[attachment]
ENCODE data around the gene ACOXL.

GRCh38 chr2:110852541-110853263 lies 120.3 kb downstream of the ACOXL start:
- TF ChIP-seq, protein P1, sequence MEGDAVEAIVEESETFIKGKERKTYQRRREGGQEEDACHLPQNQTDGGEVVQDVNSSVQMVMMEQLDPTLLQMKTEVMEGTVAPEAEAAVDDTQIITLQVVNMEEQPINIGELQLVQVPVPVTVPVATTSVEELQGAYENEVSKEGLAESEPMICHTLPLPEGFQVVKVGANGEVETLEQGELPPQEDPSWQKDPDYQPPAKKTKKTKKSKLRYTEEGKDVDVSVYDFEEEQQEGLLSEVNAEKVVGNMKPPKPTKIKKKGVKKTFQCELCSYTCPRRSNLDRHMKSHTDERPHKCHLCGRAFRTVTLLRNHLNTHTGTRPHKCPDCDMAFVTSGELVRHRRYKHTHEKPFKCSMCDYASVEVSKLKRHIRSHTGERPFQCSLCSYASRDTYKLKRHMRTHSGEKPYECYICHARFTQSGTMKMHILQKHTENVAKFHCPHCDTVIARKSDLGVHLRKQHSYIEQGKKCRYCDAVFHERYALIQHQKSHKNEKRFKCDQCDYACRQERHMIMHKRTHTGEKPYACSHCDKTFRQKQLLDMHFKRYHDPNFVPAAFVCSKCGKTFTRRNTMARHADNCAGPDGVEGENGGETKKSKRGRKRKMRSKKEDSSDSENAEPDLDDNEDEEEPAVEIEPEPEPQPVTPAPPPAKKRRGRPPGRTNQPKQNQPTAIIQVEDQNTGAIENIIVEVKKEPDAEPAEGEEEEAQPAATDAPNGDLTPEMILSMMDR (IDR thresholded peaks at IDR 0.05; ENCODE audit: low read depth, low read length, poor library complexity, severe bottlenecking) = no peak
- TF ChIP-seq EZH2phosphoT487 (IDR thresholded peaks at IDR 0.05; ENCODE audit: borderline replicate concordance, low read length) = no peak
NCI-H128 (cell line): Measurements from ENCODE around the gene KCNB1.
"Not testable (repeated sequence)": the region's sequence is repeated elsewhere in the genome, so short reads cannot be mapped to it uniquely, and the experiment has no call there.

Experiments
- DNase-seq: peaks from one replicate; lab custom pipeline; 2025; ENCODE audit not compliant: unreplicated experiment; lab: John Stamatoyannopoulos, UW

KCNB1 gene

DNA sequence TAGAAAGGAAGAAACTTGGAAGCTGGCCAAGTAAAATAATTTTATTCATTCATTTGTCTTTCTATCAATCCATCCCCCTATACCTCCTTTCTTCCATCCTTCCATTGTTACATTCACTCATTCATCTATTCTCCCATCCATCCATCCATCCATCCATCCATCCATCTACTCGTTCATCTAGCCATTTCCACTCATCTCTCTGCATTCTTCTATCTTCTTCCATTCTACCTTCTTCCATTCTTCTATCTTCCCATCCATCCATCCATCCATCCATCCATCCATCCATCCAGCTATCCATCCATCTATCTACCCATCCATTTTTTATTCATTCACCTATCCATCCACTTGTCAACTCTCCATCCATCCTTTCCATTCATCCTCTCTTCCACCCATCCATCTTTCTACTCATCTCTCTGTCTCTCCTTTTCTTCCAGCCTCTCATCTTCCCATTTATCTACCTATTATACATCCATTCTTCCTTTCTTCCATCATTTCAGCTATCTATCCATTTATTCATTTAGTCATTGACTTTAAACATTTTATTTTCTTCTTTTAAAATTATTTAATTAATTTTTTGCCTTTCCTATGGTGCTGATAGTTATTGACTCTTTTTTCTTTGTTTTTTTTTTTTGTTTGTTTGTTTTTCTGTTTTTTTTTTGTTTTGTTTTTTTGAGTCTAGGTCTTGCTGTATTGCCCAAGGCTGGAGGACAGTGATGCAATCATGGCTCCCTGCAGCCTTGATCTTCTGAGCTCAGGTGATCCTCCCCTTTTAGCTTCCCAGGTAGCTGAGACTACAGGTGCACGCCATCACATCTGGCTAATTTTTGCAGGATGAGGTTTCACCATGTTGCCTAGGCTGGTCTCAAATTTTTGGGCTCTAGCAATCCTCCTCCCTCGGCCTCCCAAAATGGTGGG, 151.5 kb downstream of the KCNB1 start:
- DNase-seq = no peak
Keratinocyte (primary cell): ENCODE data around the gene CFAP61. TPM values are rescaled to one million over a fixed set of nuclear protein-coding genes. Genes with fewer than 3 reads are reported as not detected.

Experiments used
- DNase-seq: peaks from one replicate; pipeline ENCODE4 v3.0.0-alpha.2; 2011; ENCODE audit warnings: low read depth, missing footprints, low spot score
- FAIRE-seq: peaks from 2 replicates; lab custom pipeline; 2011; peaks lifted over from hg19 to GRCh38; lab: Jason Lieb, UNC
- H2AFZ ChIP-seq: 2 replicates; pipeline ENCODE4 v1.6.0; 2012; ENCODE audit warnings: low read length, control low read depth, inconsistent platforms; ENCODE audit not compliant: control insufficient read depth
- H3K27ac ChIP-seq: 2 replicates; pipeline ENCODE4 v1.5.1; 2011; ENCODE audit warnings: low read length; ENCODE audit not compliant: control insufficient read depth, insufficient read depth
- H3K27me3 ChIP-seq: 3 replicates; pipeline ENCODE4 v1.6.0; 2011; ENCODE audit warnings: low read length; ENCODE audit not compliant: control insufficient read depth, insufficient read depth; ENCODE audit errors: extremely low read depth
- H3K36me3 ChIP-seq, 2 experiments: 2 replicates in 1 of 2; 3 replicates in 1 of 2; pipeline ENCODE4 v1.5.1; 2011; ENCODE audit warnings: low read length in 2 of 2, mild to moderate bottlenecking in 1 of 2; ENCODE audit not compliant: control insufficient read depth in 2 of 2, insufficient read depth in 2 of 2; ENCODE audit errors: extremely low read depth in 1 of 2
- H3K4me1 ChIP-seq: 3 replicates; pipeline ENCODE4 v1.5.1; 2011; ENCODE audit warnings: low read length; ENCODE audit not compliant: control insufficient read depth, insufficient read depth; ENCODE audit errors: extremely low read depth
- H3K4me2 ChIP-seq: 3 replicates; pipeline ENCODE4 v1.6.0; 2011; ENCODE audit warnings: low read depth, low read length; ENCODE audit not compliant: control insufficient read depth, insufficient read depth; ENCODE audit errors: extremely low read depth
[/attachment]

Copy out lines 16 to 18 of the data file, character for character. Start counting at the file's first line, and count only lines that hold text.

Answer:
- H2AFZ ChIP-seq: 2 replicates; pipeline ENCODE4 v1.6.0; 2012; ENCODE audit warnings: low read length, control low read depth, inconsistent platforms; ENCODE audit not compliant: control insufficient read depth
- H3K27ac ChIP-seq: 2 replicates; pipeline ENCODE4 v1.5.1; 2011; ENCODE audit warnings: low read length; ENCODE audit not compliant: control insufficient read depth, insufficient read depth
- H3K27me3 ChIP-seq: 3 replicates; pipeline ENCODE4 v1.6.0; 2011; ENCODE audit warnings: low read length; ENCODE audit not compliant: control insufficient read depth, insufficient read depth; ENCODE audit errors: extremely low read depth